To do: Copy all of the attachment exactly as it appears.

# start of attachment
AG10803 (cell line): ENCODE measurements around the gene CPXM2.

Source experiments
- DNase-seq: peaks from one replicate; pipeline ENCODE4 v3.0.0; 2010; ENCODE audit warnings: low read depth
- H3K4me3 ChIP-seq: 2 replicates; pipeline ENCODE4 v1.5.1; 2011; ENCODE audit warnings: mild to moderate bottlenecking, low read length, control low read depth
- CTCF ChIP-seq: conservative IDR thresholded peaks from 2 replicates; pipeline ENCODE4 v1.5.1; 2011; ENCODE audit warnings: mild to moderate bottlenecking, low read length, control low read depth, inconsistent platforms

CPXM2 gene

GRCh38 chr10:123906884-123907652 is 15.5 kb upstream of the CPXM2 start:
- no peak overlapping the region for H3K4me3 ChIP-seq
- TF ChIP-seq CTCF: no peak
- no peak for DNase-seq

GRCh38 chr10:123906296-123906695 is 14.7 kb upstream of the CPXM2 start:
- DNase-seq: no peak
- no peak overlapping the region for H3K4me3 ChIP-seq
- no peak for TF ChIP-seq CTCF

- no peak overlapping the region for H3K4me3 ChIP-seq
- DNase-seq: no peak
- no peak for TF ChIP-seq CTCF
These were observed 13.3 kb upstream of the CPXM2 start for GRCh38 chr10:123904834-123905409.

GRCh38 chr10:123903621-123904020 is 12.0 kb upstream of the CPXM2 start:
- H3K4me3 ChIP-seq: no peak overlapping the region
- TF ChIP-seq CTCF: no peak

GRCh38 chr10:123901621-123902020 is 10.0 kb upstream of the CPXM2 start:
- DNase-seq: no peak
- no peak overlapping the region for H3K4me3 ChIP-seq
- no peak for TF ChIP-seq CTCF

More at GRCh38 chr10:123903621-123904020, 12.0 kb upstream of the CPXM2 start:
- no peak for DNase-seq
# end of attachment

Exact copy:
AG10803 (cell line): ENCODE measurements around the gene CPXM2.

Source experiments
- DNase-seq: peaks from one replicate; pipeline ENCODE4 v3.0.0; 2010; ENCODE audit warnings: low read depth
- H3K4me3 ChIP-seq: 2 replicates; pipeline ENCODE4 v1.5.1; 2011; ENCODE audit warnings: mild to moderate bottlenecking, low read length, control low read depth
- CTCF ChIP-seq: conservative IDR thresholded peaks from 2 replicates; pipeline ENCODE4 v1.5.1; 2011; ENCODE audit warnings: mild to moderate bottlenecking, low read length, control low read depth, inconsistent platforms

CPXM2 gene

GRCh38 chr10:123906884-123907652 is 15.5 kb upstream of the CPXM2 start:
- no peak overlapping the region for H3K4me3 ChIP-seq
- TF ChIP-seq CTCF: no peak
- no peak for DNase-seq

GRCh38 chr10:123906296-123906695 is 14.7 kb upstream of the CPXM2 start:
- DNase-seq: no peak
- no peak overlapping the region for H3K4me3 ChIP-seq
- no peak for TF ChIP-seq CTCF

- no peak overlapping the region for H3K4me3 ChIP-seq
- DNase-seq: no peak
- no peak for TF ChIP-seq CTCF
These were observed 13.3 kb upstream of the CPXM2 start for GRCh38 chr10:123904834-123905409.

GRCh38 chr10:123903621-123904020 is 12.0 kb upstream of the CPXM2 start:
- H3K4me3 ChIP-seq: no peak overlapping the region
- TF ChIP-seq CTCF: no peak

GRCh38 chr10:123901621-123902020 is 10.0 kb upstream of the CPXM2 start:
- DNase-seq: no peak
- no peak overlapping the region for H3K4me3 ChIP-seq
- no peak for TF ChIP-seq CTCF

More at GRCh38 chr10:123903621-123904020, 12.0 kb upstream of the CPXM2 start:
- no peak for DNase-seq